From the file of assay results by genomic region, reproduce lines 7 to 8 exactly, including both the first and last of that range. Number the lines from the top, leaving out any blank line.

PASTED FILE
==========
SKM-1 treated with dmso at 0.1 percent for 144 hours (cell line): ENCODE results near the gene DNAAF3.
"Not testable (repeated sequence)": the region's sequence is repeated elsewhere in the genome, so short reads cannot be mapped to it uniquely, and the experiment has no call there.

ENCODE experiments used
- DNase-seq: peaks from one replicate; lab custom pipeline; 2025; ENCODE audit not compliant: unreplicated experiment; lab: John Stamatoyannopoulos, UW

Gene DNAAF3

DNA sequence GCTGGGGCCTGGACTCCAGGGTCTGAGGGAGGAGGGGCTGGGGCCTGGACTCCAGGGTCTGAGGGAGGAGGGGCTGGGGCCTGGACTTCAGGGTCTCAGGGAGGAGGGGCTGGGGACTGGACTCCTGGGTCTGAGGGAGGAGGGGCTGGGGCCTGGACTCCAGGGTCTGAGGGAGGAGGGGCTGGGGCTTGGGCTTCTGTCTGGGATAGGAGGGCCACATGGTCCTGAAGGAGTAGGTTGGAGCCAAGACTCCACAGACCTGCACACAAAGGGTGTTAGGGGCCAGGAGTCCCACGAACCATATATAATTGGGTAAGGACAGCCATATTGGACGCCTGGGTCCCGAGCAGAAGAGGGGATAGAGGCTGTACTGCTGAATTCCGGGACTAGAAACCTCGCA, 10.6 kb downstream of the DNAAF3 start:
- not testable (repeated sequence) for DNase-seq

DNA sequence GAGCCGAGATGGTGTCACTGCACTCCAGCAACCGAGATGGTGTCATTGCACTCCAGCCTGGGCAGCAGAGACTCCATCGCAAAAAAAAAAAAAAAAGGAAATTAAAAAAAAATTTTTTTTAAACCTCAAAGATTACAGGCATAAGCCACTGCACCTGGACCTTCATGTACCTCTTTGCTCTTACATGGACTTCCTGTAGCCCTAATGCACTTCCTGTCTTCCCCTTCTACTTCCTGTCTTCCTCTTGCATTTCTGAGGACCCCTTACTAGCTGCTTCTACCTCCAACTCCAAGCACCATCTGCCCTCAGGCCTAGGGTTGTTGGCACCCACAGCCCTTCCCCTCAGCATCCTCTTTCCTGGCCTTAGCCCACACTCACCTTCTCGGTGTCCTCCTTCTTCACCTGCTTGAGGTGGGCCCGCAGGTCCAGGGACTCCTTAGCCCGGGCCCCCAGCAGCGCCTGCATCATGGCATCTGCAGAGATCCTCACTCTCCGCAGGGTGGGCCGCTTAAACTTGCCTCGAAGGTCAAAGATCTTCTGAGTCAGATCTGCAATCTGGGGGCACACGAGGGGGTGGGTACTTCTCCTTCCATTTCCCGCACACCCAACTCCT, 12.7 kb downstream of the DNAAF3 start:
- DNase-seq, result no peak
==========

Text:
- not testable (repeated sequence) for DNase-seq

DNA sequence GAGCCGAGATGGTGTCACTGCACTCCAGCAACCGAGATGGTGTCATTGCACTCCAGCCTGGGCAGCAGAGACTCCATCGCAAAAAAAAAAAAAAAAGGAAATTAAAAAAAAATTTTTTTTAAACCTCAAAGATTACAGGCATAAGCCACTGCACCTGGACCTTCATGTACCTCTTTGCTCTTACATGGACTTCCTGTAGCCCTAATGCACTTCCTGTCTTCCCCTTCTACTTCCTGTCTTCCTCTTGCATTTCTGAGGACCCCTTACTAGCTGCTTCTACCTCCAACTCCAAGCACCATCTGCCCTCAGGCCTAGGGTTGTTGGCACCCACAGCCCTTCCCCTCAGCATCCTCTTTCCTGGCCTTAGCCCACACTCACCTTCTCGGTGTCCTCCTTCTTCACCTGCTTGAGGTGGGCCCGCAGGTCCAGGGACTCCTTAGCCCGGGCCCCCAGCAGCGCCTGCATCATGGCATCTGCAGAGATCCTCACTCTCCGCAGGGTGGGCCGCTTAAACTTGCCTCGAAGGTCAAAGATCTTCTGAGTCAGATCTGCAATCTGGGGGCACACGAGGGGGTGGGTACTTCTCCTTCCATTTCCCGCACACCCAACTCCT, 12.7 kb downstream of the DNAAF3 start: